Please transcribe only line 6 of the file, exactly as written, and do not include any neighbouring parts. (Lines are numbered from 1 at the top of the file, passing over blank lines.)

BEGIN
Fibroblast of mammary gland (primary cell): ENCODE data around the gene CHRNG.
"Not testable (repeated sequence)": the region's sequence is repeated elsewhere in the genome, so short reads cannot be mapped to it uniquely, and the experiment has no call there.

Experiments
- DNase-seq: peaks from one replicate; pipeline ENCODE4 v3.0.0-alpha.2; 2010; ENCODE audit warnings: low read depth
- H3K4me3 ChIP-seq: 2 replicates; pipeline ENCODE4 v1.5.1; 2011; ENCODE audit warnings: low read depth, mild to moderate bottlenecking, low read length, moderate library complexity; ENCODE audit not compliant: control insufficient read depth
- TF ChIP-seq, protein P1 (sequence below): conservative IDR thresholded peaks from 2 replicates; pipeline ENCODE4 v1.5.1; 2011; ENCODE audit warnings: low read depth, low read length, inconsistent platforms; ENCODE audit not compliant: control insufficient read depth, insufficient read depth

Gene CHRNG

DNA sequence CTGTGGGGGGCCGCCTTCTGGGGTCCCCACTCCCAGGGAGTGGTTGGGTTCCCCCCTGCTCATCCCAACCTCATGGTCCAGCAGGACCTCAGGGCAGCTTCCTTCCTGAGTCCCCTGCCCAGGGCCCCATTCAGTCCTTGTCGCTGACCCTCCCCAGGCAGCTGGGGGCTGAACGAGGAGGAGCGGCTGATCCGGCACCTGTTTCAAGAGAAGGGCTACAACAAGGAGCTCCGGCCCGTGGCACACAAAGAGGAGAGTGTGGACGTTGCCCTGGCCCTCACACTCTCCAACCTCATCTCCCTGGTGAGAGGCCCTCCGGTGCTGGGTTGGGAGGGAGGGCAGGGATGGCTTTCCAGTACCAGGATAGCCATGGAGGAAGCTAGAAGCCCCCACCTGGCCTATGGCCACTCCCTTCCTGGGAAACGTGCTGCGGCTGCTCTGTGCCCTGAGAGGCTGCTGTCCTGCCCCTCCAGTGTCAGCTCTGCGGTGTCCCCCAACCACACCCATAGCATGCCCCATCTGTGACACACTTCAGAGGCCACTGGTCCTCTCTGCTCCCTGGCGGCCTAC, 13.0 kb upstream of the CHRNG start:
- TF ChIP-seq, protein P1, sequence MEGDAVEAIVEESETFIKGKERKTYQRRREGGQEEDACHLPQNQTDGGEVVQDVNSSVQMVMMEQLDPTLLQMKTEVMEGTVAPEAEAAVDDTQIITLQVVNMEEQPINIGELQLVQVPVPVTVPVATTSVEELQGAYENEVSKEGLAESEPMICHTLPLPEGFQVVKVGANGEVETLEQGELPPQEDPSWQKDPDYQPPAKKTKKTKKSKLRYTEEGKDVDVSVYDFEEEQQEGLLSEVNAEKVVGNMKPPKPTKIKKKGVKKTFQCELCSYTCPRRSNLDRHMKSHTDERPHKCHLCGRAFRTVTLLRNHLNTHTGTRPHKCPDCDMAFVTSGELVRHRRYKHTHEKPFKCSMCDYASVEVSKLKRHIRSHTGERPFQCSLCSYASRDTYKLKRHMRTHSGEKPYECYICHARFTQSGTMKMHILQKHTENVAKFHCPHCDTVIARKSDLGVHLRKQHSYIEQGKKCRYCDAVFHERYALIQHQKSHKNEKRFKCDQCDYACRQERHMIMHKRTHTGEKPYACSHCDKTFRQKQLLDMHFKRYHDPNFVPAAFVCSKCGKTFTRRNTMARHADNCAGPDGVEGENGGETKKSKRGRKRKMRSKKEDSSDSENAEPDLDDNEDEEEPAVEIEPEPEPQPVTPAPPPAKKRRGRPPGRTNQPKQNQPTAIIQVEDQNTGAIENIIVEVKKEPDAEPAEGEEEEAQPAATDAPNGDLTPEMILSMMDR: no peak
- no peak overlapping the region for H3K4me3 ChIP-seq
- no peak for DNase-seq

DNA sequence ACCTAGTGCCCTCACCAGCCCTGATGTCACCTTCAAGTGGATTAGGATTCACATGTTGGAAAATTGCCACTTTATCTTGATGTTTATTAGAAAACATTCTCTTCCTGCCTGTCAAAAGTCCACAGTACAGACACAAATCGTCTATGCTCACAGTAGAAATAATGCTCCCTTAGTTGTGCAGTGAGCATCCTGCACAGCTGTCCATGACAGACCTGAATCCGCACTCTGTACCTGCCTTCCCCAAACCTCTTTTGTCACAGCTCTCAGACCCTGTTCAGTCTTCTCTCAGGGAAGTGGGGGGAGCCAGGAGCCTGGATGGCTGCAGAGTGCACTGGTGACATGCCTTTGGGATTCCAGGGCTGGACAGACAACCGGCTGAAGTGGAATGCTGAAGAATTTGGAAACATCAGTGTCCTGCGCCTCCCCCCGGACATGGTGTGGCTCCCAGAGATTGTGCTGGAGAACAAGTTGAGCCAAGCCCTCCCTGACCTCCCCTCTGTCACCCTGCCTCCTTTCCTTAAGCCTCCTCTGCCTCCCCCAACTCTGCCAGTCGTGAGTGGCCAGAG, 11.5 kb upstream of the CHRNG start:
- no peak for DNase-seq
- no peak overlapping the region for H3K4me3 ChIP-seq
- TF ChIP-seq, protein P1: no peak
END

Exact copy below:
- TF ChIP-seq, protein P1 (sequence below): conservative IDR thresholded peaks from 2 replicates; pipeline ENCODE4 v1.5.1; 2011; ENCODE audit warnings: low read depth, low read length, inconsistent platforms; ENCODE audit not compliant: control insufficient read depth, insufficient read depth